yes we did

About midday yesterday, Wolfen forwarded me the following e-mail from a friend in New York. I have taken the liberty of lightly editing it and presenting it here.

I was up early this morning, too excited to sleep. I knew there'd be long lines at the polls, but the day is mild and sunny in NYC and it was a short walk to the 4th street and Ave A polling location. After pulling the lever, I let out a "Yeah baby!" and left the booth with a big smile on my face, beaming with the confidence that Obama would win, and send an overdue message that the Bush years were at long last over.
But as I was leaving, an elderly black woman, dressed in her Sunday best, was being helped to the door in tears. My first instinct was concern that something had happened, that perhaps she was injured or ill or had not been allowed to vote. But as we negotiated our way past the line of incoming voters, she recognized a friend, an elderly black man, dressed in a sport coat and tie. As he opened his arms to her I saw that he was choking up, too. As they embraced I heard her say "I never imagined I'd see this day," and I finally understood. She was weeping for sheer joy that a young, brilliant, respected man of color was on the ballot—one who was favored to win.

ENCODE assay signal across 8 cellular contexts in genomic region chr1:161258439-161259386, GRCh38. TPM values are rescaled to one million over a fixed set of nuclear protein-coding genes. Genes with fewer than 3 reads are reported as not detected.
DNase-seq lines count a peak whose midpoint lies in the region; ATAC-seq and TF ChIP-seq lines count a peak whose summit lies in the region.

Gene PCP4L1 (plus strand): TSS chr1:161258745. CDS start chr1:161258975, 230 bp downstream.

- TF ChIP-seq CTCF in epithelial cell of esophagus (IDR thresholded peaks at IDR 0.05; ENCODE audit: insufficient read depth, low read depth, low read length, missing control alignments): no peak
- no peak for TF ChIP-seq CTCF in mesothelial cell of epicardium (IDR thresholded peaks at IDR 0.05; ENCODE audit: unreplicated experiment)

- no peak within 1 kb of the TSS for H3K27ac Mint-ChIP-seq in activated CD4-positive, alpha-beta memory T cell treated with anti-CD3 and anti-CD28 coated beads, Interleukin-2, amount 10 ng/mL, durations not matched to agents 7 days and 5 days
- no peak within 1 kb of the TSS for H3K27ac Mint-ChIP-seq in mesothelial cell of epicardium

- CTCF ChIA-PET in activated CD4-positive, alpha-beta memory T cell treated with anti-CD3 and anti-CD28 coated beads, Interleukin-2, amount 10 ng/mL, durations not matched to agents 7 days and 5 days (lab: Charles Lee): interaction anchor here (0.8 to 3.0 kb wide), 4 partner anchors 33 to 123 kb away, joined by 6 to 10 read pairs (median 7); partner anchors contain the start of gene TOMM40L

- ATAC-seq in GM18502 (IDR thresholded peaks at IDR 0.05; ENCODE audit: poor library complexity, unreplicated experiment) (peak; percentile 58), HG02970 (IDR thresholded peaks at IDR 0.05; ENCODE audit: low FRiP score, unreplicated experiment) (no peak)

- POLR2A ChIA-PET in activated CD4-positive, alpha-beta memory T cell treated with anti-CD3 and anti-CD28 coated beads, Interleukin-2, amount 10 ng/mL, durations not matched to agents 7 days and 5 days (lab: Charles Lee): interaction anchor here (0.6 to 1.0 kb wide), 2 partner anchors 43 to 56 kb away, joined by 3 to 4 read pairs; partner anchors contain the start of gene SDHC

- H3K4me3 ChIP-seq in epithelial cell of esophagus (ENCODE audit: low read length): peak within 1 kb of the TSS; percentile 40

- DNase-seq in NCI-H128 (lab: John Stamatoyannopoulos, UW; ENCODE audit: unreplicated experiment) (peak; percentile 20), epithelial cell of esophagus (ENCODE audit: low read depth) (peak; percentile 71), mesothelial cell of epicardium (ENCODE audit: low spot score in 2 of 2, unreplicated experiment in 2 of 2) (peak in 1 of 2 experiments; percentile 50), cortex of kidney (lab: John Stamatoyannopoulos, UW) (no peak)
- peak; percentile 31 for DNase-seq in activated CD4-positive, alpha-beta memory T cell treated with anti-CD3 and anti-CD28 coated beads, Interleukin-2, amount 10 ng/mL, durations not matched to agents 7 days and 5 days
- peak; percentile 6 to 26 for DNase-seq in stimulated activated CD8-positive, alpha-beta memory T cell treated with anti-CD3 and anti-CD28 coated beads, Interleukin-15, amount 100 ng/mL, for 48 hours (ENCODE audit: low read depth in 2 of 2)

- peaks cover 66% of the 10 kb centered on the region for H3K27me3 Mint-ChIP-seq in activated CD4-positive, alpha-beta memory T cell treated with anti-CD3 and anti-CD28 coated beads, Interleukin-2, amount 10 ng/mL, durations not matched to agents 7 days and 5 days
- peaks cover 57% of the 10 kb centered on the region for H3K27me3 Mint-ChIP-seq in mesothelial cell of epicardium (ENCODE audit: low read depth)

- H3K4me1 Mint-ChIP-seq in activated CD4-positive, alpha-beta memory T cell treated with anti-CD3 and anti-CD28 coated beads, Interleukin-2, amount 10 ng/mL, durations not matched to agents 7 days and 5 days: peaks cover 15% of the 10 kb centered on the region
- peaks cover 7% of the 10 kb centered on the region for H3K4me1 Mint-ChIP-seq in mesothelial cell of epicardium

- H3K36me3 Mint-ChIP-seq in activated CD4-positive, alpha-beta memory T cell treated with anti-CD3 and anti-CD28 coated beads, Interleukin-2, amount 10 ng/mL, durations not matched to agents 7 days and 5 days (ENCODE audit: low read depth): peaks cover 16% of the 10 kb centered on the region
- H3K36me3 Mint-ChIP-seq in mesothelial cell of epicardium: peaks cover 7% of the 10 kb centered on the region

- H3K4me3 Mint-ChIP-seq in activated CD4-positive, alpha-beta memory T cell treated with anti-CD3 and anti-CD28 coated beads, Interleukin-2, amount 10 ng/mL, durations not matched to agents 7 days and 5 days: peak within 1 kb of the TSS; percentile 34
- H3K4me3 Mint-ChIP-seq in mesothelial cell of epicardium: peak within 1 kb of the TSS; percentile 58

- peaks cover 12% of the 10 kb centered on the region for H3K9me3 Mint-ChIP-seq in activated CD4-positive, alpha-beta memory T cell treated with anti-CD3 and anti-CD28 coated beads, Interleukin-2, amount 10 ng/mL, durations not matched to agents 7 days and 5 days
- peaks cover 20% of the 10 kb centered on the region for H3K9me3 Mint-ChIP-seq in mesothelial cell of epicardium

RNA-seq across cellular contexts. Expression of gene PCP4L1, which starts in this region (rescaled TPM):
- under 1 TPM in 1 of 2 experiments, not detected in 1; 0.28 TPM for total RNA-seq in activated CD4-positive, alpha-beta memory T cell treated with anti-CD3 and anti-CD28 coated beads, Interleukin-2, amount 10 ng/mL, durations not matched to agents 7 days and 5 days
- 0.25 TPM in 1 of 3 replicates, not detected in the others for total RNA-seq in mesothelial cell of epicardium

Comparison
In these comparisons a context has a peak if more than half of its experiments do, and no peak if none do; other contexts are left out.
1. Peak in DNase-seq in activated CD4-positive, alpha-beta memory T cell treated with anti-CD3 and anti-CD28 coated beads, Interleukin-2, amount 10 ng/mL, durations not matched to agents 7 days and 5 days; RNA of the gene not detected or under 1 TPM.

I imagined what it must’ve been like to be a black American before the civil rights movement. The segregation, the drinking fountains, the open hatred, Rosa Parks, bloody Sunday, the marches, Dr. King’s rise and assassination. . .
And in this moment, I saw the varied New York faces standing around these two lovely people, smiling with tears in their eyes, too. We were all moved. We were all feeling the magnitude of the day. We all forgot about the sometime stupidity of this long campaign. Because this campaign paled in comparison to the campaign that these two old friends, and the countless other Americans—white and black and brown and yellow—have waged awaiting this event. Sure I want Obama to win, but in many ways, regardless of the outcome, he already has. And so have we.
There is a famous political cartoon from the early 60s of two small children, one white, one black, in which the black child is saying to the other “I’ll sell you my chance of becoming President for a nickel.” Today, our country laid that sad sentiment to rest, forever.
And yes, I cried all the way home.

with love,

1 comment :

Anonymous said...

well put!